The best part? His hangar is right next to his house. In view from his hangar, which has numerous windows and a balcony, is a waterfall, he said. “We are very blessed,” he admitted.

While the views and mountain-top living are a prime selling point for Heaven’s Landing, what’s also important is that the airpark is only three miles from the city of Clayton and its restaurants, stores and more.

“At our cabin on the lake, we were 25 miles from a restaurant,” Harben said. “If you’re not careful, you can become too isolated. Having just a short drive into town is a tremendous benefit.”

Harben also noted that the sophistication of Heaven’s Landing appealed to him and his wife. “It’s on top of a mountain, but it’s not rustic,” he says. “It’s very sophisticated, which meant a lot to my wife. I wanted to make her happy.”


Keeping his residents and prospective residents happy also is important to Ciochetti. “We are a cut above,” he noted. “All the roads are concrete instead of asphalt. We cater to the jet set. The 5,069-foot runway can accommodate everything from Gulfstreams to Piper Cubs.”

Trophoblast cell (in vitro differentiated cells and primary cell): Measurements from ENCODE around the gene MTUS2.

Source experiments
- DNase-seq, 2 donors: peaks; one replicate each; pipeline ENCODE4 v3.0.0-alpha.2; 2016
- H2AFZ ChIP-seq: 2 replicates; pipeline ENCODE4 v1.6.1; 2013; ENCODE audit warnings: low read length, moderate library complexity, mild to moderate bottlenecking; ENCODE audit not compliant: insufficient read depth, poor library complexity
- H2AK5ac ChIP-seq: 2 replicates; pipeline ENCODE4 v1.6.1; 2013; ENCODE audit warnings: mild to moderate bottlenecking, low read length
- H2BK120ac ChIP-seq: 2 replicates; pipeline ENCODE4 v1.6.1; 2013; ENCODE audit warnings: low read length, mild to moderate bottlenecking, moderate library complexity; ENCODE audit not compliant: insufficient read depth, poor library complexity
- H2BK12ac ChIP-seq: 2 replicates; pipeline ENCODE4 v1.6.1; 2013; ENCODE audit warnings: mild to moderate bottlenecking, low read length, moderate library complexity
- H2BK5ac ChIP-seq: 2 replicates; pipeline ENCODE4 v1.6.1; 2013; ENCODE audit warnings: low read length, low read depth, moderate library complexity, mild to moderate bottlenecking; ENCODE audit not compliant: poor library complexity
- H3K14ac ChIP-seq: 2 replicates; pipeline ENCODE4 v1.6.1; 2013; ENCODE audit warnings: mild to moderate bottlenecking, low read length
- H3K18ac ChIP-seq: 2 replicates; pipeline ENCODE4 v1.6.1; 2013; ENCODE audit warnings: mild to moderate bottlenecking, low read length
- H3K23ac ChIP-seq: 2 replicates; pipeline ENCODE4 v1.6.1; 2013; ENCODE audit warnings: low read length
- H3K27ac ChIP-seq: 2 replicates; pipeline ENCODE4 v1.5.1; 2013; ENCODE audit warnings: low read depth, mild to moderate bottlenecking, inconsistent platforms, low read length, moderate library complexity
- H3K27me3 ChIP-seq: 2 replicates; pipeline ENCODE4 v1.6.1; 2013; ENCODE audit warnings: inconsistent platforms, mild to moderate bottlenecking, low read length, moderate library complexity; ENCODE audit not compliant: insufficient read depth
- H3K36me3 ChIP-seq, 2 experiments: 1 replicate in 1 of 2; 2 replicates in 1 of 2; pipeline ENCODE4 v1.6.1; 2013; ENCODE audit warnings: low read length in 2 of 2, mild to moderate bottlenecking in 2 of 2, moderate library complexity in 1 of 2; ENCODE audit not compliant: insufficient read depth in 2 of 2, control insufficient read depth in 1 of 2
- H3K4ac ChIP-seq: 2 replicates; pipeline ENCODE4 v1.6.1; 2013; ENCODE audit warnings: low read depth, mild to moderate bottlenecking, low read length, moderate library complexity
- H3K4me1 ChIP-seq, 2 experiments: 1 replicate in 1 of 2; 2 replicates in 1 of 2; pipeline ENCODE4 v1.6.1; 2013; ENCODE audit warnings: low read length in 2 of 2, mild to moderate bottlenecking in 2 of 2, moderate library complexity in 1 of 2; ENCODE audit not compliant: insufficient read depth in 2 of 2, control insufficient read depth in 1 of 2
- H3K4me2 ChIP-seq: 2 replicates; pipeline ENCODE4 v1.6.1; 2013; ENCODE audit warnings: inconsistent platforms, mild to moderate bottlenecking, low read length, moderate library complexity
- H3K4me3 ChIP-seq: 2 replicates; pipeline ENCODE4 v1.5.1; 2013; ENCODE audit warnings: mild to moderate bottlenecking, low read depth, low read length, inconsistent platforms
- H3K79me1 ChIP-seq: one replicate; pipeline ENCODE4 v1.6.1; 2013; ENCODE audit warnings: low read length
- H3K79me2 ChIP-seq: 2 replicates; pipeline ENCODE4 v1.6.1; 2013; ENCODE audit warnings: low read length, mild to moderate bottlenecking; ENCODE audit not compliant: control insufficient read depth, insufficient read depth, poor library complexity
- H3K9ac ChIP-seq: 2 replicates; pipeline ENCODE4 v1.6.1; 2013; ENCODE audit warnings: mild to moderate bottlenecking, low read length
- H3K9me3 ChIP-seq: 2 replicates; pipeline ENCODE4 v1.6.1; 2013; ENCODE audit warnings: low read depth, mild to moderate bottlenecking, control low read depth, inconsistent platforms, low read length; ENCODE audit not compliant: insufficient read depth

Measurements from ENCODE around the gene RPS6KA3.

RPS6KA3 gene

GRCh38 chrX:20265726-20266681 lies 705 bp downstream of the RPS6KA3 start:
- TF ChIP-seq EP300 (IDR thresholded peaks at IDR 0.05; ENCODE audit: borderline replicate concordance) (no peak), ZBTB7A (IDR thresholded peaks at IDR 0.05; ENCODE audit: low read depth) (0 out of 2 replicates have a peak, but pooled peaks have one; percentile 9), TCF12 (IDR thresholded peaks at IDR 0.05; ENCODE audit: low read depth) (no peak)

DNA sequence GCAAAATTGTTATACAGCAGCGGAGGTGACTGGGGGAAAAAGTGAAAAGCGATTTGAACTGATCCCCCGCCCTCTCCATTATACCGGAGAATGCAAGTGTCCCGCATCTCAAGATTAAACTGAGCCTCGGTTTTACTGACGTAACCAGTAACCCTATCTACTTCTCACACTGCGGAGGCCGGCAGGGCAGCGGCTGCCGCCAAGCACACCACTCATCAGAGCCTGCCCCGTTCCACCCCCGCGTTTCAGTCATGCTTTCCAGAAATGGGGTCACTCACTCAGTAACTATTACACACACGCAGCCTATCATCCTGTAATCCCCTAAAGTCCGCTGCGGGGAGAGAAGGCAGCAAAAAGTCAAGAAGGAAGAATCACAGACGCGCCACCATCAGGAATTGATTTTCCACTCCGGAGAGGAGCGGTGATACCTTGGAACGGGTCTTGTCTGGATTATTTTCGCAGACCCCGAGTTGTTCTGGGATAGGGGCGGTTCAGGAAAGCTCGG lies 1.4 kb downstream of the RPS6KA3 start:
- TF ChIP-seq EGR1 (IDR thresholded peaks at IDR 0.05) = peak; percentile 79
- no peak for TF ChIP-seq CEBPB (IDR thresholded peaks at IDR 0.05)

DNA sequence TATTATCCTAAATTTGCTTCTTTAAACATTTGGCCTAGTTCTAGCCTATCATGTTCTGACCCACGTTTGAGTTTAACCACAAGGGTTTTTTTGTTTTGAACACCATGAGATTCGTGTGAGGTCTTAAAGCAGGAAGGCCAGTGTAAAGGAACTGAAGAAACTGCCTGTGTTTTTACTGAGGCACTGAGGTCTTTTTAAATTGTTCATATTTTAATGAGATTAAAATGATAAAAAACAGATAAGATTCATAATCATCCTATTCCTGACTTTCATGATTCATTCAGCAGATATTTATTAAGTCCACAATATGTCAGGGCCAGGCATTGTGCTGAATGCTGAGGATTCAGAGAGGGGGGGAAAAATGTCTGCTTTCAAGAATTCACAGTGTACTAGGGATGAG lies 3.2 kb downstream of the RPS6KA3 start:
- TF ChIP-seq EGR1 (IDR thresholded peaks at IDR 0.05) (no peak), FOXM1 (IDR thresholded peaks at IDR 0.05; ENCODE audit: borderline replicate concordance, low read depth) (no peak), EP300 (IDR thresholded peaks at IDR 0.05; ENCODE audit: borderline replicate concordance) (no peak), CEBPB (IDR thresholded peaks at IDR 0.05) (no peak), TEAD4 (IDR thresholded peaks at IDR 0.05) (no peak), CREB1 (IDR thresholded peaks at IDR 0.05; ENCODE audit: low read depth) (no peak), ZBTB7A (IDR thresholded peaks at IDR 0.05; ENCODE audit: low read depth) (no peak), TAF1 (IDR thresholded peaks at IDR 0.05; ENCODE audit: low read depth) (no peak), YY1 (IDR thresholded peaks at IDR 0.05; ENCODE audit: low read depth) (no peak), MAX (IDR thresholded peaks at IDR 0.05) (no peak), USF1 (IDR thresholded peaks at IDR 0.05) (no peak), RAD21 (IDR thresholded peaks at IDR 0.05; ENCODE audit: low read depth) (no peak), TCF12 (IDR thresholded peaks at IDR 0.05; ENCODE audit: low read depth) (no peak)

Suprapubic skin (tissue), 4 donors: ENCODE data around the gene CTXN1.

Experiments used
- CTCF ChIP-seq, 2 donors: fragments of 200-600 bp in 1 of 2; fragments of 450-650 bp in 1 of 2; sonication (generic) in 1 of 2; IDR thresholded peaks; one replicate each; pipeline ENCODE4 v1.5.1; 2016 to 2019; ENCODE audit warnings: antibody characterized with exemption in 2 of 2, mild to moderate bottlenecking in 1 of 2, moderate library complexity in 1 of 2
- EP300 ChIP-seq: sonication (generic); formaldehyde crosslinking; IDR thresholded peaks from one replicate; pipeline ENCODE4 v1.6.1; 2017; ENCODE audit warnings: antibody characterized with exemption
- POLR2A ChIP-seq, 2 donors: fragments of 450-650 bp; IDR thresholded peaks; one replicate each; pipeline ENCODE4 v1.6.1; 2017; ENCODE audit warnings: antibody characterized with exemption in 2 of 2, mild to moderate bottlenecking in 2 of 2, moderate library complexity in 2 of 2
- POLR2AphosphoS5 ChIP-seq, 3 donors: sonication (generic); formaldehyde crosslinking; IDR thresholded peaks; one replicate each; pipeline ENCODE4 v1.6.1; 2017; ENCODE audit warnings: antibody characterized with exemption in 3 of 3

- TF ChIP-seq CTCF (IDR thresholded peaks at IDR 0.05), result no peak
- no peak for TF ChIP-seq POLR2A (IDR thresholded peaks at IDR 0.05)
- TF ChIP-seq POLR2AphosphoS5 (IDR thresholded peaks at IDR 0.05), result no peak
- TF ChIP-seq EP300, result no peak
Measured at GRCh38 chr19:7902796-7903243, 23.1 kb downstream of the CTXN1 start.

The airpark also boasts the world’s only two-story hangar complex, according to Ciochetti. By taking advantage of the mountainous terrain, the hangar’s lower level is entered from the front, while the upper level is serviced via an elevated taxiway on the opposite side of the building. All hangars have full bathrooms, standing seam roofs and Wilson bi-fold aluminum doors.

Next on the drawing board is a condominium complex built on top of attached hangars. “That’s really unique for an airpark,” he said, noting the idea has come to life at the request of customers. “Many people are looking to downsize and simplify, not wanting the maintenance of a home.”

Meanwhile, construction continues on numerous houses in the mountain-top community. Harben has already met many of his neighbors and is looking forward to many long hangar flying sessions at his mountain retreat.

“I love flying,” he said simply. “I enjoy every bit of it and as soon as you meet someone else in aviation, there’s that common ground.

“We’re living in a time when changes in aviation are just fascinating,” he continued. “As soon as you bump into somebody, you want to see what kind of new toys they have.”